Training

Obedience training
Obedience training

Training your puppy to respond to basic commands is an essential part of managing their behaviour.


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Swimming
Swimming

Dogs instinctively know how to swim – it's not called dog paddle for nothing!


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Teach your dog tricks
Teach your dog tricks

It's not just for pups. Old dogs really can learn new tricks and it can be a whole world of fun for both of you.


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Toilet training - adults
Toilet training - Adults

Toileting inside or in the wrong area can occur at any age.

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Expert Q&A

Our expert vet team regularly takes questions from PawClub members and posts answered to the more common ones online. Some questions you may be interested in are:

Getting your dog to come when called is an essential part of obedience training and is important to keeping him safe. Start inside the house by running away from him and calling him with a high-pitched voice. When he chases after you, give him a tasty treat as reward and praise him with your voice and by patting. Do this as many times as you can throughout the day. Soon he will learn that coming to you means getting a reward. When your puppy is consistently coming when called, move the training to the backyard or frontyard where there are more distractions.

As a next step, take him to a quiet (on-lead) park. Put him on a long length of rope so he can’t stray far and continue teaching him the same way. When you are happy with his progress, you can move on to taking him off-lead. Remember, whenever you call your dog to come, always reward him when he does (eventually) come. Never punish your dog for taking a long time as this may reinforce disobedience.

Also, if you are about to go home and you call your dog, always give him something fun to do before you leave the park or he may associate coming to you with “the time that the fun ends”.

You need to find the 'incentive' that works for your dog. Some dogs prefer a pat or to play with a toy as their reward (e.g custom or police dogs and their wrapped up towel/tug toy). The other option is to actually restrict her food or only feed her food from your hand and never from the bowl. This means she must perform a behaviour or 'trick' before getting her meal.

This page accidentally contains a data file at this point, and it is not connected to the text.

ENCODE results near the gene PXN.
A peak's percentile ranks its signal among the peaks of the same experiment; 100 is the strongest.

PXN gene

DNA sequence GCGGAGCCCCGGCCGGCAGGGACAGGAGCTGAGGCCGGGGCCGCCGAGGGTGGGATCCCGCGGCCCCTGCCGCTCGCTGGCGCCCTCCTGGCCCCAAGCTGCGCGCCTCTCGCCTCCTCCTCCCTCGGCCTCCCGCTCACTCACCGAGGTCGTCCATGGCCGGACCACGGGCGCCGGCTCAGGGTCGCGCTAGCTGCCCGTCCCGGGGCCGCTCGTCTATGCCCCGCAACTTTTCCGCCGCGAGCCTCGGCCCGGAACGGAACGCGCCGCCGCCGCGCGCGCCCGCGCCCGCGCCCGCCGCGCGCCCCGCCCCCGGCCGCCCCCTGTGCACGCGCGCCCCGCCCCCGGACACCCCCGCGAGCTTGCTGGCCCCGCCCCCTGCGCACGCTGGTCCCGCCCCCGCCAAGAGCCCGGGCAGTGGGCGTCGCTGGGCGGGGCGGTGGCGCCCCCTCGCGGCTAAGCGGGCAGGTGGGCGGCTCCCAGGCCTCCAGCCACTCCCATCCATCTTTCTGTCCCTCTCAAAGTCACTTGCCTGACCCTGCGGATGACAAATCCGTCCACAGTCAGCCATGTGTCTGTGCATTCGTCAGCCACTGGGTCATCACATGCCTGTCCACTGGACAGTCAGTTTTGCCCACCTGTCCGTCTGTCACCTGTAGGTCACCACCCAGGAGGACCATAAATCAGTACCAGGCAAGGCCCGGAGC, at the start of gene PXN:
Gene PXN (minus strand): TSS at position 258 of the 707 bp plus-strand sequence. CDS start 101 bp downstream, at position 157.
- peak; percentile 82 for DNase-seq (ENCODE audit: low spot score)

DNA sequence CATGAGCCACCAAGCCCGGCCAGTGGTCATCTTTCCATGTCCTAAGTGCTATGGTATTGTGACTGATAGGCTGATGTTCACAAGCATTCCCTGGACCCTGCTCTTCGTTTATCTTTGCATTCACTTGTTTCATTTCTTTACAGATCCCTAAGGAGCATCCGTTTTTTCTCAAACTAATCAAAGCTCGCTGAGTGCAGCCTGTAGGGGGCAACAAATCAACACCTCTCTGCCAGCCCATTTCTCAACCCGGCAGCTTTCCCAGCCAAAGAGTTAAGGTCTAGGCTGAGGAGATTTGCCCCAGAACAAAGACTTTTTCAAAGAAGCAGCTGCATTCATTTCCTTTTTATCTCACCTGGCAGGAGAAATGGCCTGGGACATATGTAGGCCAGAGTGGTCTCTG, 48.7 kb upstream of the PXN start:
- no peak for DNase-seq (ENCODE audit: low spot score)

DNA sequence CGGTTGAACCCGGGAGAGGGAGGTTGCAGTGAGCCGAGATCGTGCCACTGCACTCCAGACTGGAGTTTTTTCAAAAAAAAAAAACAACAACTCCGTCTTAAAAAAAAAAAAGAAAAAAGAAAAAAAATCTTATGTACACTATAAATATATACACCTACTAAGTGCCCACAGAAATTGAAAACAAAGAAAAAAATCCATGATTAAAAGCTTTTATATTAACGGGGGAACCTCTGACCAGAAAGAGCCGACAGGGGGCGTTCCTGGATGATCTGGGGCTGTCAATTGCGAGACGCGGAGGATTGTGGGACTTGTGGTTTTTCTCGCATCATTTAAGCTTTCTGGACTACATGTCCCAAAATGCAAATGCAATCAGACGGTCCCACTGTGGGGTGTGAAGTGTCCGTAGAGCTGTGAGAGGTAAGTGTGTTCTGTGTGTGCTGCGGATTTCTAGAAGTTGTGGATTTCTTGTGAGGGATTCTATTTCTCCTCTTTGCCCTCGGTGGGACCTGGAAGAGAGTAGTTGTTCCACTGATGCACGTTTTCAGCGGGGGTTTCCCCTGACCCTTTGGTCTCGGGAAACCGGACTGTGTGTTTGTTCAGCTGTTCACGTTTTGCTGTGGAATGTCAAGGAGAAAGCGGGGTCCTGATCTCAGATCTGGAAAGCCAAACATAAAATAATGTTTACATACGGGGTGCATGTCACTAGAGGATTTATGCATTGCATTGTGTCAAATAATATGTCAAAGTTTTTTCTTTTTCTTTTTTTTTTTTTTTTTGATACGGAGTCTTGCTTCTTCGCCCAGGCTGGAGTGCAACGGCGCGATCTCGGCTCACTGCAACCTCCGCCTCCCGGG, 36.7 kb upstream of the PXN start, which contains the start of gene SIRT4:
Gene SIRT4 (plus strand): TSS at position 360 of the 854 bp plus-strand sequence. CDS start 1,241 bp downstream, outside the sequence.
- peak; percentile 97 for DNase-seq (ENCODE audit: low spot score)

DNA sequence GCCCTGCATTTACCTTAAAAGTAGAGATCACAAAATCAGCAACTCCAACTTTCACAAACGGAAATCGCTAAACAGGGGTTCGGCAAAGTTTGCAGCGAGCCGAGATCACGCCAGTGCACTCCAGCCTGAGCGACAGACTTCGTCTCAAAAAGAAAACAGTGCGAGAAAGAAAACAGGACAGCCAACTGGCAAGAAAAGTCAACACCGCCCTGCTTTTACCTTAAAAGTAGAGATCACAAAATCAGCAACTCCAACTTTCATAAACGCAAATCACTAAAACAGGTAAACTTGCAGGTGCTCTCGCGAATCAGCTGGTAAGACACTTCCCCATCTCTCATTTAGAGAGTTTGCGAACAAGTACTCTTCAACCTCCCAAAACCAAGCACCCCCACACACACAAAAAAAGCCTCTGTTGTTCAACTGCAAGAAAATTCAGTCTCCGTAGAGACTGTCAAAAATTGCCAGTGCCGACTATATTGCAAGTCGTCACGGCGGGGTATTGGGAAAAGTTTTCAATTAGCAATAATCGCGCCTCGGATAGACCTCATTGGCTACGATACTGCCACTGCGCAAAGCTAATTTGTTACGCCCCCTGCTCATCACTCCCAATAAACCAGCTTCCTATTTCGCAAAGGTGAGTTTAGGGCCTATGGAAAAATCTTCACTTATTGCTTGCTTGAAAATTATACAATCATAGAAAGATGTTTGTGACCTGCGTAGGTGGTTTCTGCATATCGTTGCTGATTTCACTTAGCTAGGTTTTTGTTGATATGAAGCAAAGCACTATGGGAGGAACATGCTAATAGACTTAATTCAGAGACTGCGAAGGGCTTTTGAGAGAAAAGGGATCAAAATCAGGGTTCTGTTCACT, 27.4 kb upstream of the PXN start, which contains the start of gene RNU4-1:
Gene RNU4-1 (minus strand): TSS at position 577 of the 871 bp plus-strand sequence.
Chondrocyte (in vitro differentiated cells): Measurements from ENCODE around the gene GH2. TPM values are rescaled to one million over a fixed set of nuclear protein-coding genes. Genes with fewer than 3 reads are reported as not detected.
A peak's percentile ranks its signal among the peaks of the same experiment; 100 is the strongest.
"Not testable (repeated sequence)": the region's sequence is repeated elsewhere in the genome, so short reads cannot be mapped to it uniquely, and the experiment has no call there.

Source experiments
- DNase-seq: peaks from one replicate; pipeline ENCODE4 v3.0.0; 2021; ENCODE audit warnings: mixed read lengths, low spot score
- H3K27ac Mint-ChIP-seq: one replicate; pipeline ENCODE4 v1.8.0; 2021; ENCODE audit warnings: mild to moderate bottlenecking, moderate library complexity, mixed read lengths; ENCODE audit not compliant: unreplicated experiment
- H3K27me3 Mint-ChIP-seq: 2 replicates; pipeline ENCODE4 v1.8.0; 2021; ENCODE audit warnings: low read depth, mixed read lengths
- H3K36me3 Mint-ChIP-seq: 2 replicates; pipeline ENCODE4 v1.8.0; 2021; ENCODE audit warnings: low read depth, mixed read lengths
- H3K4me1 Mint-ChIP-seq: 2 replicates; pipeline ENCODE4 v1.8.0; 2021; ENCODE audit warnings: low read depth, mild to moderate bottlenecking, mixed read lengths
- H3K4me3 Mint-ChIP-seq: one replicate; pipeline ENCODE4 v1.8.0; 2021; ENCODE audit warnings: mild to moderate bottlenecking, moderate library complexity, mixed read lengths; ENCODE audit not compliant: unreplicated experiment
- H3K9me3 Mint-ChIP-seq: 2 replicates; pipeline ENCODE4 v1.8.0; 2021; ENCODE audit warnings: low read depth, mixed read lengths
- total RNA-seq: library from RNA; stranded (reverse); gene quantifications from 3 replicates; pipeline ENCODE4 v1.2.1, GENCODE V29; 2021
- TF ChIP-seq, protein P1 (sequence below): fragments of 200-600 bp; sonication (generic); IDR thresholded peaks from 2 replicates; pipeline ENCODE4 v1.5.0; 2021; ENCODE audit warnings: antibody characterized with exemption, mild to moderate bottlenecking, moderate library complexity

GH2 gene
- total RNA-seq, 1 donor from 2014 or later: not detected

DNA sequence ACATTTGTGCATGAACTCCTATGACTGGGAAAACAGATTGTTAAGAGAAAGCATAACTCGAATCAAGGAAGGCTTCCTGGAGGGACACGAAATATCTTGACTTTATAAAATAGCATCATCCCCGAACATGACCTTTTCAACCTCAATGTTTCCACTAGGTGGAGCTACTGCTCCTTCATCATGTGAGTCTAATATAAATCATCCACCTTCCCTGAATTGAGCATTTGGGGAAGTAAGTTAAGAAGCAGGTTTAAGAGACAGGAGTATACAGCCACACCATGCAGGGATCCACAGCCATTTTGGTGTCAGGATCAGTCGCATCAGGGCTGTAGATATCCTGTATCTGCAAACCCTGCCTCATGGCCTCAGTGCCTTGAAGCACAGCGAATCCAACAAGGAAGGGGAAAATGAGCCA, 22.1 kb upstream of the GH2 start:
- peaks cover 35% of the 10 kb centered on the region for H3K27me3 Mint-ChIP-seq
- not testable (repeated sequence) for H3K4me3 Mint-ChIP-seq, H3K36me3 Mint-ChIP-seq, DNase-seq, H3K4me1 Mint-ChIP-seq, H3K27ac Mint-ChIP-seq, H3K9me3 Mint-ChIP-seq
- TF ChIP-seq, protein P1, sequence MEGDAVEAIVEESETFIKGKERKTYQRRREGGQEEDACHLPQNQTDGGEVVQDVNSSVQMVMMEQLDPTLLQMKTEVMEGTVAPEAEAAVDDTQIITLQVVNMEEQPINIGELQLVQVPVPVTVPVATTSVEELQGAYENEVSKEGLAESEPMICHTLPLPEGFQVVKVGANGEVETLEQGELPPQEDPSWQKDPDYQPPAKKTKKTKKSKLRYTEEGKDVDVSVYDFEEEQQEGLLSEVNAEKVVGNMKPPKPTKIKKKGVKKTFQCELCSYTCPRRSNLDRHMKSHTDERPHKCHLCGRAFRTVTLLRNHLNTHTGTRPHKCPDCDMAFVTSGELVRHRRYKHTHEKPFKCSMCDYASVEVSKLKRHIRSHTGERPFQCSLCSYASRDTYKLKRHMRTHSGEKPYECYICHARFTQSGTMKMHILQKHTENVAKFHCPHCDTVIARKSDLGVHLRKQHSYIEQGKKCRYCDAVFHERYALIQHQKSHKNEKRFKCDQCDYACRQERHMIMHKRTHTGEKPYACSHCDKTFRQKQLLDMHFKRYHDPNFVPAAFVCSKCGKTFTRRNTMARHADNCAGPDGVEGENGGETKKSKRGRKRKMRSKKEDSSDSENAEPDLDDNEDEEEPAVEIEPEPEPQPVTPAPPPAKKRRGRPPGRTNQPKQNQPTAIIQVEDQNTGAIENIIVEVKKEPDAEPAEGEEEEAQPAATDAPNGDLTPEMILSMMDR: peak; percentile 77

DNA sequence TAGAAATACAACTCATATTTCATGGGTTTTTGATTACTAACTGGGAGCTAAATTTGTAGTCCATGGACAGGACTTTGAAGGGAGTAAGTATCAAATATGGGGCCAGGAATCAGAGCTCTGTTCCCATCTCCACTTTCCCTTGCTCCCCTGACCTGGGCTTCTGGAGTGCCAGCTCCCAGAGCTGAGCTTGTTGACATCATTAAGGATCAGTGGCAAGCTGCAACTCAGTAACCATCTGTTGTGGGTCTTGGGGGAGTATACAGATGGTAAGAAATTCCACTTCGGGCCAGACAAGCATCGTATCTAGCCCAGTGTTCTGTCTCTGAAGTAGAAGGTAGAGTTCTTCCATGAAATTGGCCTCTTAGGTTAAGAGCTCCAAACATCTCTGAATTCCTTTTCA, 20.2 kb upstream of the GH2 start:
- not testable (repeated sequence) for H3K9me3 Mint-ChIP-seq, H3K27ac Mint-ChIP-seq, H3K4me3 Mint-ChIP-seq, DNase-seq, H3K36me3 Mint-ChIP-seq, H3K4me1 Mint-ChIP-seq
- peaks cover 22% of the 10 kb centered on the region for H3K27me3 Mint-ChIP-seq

The best way is to gradually introduce him to being left outside for short periods of time and then lengthening this over time. Make sure that when you let him back inside that house that he is not barking or scratching at the door as this will teach him that this behaviour gets rewarded! Also when putting him outside, give him something very yummy to eat e.g. a rawhide, pigs ear, bone or Kong lined with peanut butter. This way he will learn to enjoy going outside as 'good things' happen there.

The best rewards for your dog are ones that are palatable, low fat and calorie and can be broken into small pieces. Some dogs can be sensitive or allergic to certain foods so this needs to be taken into consideration. Some common rewards that are appropriate are: dried liver treats, single kibble pieces from their regular food, vegetable pieces such as carrots or even small pieces of chicken, no skin). Rewards are an important part of a dog's training as they reinforce what you have taught them and they learn faster. But remember the best reward is usually a cuddle and praise straight from the one they love the most-YOU!

Halter-type collars will give you the best control over your dog and are the most comfortable to wear. They give you control of your dog's head and when you have control of the dog's head, you have control of the dog. These collars work on the same principle as a horse halter. Even a smaller person can have good control over a large strong dog without hurting them. When you pull on the leash, the dog's head will either be pulled down or to the side - this makes it virtually impossible for the dog to move ahead or pull you forward. This also means you can control who your dog listens to by enabling you to make eye contact with your dog and draw their attention from distractions around them.

Rightaway! Dogs are never too young or too old to train! 

Effective training methods are taught by dog trainers at many dog obedience schools and puppy preschools at veterinary clinics. Lessons range from basic commands such as sit, stay, drop etc. to more advanced classes involving agility training and fun tricks.

Harsh punishments such as hitting and rubbing noses into their poo and urine is often very ineffective and counter-productive; it makes training in the future even more difficult. Positive reinforcement, using treats and praise, is the cornerstone behind successful puppy training. Please ask your veterinarian or dog schools for more details on training classes.

A successful training program will not only help you train your puppy quickly and effectively, but it will also enormously improve and develop the bond between you and your puppy!